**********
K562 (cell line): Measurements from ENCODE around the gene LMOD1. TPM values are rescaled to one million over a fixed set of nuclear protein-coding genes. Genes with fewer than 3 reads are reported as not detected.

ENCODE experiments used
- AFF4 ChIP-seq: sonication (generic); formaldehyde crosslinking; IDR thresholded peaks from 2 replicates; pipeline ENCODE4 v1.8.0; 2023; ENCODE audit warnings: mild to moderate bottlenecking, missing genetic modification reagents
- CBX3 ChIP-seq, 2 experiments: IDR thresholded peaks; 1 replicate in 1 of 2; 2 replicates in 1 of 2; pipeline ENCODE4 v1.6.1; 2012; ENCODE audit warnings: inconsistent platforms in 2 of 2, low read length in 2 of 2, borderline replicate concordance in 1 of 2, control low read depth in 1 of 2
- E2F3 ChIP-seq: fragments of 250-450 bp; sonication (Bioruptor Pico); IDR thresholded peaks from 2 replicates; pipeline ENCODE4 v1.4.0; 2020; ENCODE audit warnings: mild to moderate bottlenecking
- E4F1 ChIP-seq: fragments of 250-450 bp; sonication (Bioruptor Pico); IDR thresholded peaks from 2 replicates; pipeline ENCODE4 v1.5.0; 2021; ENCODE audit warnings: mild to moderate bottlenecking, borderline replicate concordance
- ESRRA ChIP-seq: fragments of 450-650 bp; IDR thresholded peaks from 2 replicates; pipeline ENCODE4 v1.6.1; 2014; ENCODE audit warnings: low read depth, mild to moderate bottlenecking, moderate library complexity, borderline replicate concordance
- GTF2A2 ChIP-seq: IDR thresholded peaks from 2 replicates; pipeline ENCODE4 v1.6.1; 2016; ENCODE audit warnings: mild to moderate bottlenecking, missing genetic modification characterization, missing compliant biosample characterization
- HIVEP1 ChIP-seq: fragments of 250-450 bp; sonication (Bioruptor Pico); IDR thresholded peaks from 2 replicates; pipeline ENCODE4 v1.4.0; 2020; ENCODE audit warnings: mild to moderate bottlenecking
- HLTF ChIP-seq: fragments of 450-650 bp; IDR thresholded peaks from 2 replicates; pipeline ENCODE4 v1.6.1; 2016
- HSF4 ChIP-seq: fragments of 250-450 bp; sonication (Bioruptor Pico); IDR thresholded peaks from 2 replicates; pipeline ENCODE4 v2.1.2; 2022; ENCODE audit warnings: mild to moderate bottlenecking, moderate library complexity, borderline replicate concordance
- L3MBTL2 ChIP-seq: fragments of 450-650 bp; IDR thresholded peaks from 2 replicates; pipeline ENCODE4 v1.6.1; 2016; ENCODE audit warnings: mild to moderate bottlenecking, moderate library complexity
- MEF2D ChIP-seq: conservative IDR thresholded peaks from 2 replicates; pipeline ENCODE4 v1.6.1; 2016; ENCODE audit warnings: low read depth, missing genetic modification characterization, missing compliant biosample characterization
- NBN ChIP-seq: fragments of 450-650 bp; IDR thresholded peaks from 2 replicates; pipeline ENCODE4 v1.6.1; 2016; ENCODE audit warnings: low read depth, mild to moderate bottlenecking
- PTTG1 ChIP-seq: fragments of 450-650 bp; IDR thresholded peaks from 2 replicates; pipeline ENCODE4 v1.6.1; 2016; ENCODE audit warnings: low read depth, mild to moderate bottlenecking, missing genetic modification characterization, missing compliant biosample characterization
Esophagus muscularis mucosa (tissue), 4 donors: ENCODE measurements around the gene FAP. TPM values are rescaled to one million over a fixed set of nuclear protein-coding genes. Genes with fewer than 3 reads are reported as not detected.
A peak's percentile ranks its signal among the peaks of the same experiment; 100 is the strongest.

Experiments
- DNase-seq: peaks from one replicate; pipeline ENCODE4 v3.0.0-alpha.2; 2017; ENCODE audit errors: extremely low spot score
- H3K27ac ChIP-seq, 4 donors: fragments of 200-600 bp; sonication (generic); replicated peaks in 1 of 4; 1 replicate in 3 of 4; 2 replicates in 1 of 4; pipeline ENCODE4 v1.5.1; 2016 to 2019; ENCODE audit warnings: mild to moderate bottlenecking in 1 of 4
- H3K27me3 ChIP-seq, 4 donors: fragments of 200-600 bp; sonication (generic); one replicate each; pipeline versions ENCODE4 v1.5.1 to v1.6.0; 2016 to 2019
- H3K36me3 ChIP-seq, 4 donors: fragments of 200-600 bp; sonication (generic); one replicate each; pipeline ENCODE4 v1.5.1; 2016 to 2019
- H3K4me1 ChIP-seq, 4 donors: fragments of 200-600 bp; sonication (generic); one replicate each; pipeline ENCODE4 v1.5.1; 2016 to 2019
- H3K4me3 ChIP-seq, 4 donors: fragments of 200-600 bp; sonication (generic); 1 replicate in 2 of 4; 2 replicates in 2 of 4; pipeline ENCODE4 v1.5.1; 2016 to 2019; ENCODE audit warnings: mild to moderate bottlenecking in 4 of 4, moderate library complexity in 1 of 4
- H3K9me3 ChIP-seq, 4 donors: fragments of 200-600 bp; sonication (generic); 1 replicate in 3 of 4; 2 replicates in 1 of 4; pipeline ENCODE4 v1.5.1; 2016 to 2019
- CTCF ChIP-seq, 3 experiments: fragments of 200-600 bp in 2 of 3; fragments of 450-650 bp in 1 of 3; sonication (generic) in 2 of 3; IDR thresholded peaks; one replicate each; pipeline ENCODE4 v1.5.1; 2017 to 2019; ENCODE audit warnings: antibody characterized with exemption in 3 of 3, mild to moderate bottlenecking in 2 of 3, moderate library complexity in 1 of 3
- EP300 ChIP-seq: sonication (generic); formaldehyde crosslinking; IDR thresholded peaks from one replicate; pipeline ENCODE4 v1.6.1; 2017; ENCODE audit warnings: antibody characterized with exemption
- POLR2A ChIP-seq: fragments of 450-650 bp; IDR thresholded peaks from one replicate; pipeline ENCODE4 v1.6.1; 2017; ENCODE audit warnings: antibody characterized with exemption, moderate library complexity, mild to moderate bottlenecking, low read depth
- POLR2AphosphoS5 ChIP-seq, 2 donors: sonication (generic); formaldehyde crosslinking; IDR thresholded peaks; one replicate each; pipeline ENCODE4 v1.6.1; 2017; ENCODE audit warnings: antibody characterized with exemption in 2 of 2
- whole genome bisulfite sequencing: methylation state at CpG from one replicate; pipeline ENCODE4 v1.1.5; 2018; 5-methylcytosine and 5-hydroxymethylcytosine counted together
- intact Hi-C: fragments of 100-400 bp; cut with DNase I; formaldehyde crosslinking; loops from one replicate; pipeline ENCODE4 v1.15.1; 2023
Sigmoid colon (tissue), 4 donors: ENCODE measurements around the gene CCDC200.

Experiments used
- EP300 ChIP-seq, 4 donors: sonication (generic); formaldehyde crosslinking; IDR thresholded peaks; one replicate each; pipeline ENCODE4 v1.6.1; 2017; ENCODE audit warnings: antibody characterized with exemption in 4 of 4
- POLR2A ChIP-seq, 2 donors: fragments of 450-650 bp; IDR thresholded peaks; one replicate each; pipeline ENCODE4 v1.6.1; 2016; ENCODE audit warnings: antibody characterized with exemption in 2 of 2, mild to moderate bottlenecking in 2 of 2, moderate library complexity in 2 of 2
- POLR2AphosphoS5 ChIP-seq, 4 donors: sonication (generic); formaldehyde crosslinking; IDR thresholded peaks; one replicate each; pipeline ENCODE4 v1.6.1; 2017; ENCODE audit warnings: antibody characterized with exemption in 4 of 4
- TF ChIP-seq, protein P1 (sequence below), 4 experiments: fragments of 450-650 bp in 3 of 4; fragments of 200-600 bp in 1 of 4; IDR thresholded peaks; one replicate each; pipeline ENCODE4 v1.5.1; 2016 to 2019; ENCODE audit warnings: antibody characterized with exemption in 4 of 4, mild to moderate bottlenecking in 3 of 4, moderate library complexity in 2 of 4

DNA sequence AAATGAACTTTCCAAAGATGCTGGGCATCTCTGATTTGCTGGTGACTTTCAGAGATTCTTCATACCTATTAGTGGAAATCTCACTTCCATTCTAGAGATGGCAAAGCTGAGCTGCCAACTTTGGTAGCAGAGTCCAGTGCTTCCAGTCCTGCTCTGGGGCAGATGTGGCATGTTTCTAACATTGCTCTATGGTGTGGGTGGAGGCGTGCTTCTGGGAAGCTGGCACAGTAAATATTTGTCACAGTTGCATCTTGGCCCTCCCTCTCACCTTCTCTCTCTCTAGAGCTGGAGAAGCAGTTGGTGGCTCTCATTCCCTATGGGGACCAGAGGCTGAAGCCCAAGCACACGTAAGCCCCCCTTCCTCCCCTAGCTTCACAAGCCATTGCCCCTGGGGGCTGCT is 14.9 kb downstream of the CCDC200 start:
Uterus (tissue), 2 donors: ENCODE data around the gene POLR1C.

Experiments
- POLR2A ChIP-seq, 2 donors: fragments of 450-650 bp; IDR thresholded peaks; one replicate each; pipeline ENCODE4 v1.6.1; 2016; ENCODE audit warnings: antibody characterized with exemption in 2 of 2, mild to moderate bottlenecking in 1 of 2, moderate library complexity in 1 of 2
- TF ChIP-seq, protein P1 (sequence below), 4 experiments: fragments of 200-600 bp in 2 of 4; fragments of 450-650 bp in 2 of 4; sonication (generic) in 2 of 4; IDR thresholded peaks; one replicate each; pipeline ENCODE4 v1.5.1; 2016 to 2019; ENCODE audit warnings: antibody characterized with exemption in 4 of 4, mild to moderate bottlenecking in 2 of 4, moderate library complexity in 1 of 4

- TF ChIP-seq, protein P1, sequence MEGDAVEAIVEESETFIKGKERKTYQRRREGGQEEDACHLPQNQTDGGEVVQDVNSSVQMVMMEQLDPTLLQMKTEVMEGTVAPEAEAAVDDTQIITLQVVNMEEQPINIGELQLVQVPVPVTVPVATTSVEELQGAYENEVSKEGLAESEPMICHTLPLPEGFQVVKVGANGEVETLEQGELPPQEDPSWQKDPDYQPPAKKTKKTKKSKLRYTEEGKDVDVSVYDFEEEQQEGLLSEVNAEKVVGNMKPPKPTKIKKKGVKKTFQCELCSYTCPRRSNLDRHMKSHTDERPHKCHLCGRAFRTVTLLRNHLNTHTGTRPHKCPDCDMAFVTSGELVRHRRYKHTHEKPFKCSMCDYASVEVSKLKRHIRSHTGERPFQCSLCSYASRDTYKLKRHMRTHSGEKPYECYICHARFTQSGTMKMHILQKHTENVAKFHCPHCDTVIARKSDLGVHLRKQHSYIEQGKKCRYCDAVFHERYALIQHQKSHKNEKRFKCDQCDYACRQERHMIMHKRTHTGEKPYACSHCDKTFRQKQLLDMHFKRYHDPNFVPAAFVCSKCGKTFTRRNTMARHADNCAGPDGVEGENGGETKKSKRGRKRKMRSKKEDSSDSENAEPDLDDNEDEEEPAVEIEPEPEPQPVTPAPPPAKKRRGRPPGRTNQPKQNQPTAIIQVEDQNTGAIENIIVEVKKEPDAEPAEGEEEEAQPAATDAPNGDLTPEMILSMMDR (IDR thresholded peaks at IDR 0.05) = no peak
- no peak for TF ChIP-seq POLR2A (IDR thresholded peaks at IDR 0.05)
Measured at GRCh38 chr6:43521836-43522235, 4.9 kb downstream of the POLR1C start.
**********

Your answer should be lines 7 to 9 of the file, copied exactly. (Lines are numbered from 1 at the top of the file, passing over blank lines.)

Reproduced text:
- ESRRA ChIP-seq: fragments of 450-650 bp; IDR thresholded peaks from 2 replicates; pipeline ENCODE4 v1.6.1; 2014; ENCODE audit warnings: low read depth, mild to moderate bottlenecking, moderate library complexity, borderline replicate concordance
- GTF2A2 ChIP-seq: IDR thresholded peaks from 2 replicates; pipeline ENCODE4 v1.6.1; 2016; ENCODE audit warnings: mild to moderate bottlenecking, missing genetic modification characterization, missing compliant biosample characterization
- HIVEP1 ChIP-seq: fragments of 250-450 bp; sonication (Bioruptor Pico); IDR thresholded peaks from 2 replicates; pipeline ENCODE4 v1.4.0; 2020; ENCODE audit warnings: mild to moderate bottlenecking